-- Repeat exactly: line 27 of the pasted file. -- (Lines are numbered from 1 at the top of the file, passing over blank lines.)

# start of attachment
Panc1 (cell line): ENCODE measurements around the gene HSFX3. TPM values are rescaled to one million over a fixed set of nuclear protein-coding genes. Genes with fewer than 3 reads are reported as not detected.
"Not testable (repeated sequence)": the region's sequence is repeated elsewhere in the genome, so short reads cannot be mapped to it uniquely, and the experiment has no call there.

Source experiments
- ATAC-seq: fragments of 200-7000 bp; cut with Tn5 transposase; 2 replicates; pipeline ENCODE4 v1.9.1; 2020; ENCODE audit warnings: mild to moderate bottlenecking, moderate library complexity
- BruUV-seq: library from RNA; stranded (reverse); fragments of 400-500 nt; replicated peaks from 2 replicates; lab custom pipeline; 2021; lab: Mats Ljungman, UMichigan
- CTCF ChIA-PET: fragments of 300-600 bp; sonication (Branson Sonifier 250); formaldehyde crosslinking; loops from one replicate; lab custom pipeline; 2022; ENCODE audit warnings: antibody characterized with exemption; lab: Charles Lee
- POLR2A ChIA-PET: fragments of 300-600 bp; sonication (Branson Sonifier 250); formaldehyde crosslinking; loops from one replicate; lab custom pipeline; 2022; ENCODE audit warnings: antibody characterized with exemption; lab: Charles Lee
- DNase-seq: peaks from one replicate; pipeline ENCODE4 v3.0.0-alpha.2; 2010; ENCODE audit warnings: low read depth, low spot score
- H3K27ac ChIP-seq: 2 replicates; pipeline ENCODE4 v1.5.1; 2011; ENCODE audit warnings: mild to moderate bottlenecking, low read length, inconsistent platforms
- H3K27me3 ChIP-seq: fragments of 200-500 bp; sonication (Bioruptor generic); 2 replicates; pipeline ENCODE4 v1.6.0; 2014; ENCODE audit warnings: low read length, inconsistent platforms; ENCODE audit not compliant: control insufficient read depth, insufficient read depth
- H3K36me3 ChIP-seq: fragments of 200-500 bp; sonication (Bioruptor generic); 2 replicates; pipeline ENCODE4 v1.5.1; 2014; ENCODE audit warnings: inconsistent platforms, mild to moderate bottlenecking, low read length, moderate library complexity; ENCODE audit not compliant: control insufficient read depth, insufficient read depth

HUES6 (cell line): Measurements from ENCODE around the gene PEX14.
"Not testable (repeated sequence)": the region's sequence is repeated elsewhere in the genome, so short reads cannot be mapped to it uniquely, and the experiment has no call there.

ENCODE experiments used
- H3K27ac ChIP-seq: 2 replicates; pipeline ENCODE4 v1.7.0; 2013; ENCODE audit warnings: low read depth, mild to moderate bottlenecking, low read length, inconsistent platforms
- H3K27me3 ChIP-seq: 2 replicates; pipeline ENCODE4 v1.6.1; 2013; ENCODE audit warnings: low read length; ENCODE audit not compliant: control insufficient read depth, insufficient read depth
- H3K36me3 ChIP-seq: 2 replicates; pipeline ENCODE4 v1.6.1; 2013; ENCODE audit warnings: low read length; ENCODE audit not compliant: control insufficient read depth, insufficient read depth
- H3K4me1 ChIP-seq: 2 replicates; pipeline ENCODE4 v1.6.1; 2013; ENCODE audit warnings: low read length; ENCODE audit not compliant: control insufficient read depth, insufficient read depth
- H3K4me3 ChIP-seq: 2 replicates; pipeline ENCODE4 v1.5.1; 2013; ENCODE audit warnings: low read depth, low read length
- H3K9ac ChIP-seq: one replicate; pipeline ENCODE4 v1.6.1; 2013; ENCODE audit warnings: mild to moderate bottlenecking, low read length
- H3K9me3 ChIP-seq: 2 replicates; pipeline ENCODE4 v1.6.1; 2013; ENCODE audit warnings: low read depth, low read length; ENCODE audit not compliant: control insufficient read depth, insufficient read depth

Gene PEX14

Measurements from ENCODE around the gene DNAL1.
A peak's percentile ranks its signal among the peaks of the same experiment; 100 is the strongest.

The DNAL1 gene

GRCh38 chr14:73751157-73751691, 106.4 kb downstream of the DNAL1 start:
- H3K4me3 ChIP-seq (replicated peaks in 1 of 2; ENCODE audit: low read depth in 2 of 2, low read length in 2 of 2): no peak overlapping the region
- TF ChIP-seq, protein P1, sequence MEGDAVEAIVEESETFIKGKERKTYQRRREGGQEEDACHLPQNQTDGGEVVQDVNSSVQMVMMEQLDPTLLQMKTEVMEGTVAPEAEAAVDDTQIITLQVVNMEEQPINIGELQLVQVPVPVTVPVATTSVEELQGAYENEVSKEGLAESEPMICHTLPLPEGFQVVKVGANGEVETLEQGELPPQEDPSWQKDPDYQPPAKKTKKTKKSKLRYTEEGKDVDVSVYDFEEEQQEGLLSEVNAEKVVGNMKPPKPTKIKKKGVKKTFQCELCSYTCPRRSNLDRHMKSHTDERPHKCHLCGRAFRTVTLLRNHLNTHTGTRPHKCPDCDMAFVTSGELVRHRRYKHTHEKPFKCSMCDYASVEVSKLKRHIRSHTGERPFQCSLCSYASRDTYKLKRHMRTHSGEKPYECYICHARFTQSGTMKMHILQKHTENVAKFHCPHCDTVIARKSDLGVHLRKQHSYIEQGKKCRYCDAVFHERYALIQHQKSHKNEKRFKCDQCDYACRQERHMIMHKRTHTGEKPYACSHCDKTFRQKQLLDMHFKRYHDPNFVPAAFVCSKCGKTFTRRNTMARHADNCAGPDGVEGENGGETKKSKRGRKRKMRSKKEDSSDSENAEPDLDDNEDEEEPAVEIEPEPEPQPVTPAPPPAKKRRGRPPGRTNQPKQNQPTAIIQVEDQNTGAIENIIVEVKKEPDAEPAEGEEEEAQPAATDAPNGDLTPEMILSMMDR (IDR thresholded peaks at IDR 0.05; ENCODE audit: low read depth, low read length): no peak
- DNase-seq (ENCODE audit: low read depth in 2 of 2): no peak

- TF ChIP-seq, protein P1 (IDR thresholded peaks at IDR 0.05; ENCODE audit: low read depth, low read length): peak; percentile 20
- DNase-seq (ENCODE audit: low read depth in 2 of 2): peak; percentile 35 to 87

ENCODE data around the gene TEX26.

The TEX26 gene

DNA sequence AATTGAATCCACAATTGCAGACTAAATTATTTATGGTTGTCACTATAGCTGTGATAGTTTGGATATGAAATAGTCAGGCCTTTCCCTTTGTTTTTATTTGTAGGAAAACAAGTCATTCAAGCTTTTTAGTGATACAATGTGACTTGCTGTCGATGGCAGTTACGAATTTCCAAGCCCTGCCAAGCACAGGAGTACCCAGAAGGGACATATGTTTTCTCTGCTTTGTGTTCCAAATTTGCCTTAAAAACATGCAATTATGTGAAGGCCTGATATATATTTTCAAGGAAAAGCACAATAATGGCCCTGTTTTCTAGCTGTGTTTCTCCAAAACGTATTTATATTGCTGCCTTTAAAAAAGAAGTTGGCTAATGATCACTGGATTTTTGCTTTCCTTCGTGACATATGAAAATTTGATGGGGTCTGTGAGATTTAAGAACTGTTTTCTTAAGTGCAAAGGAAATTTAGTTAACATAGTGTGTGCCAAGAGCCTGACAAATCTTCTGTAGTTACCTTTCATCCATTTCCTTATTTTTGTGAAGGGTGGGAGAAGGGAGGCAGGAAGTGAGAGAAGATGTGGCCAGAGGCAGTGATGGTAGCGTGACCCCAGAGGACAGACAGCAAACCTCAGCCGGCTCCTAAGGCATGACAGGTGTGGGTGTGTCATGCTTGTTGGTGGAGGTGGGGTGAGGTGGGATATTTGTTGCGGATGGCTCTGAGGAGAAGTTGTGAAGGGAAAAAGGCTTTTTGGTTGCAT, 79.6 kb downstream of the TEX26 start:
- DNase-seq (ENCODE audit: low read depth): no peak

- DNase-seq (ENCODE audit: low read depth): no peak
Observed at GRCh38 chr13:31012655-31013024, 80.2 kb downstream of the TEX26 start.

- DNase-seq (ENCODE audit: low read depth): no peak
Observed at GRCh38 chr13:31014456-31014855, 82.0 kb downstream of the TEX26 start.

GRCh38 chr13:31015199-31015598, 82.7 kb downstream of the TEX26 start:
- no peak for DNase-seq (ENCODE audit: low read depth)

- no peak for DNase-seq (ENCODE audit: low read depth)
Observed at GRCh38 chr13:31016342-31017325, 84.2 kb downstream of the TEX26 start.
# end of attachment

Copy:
- H3K4me3 ChIP-seq (replicated peaks in 1 of 2; ENCODE audit: low read depth in 2 of 2, low read length in 2 of 2): no peak overlapping the region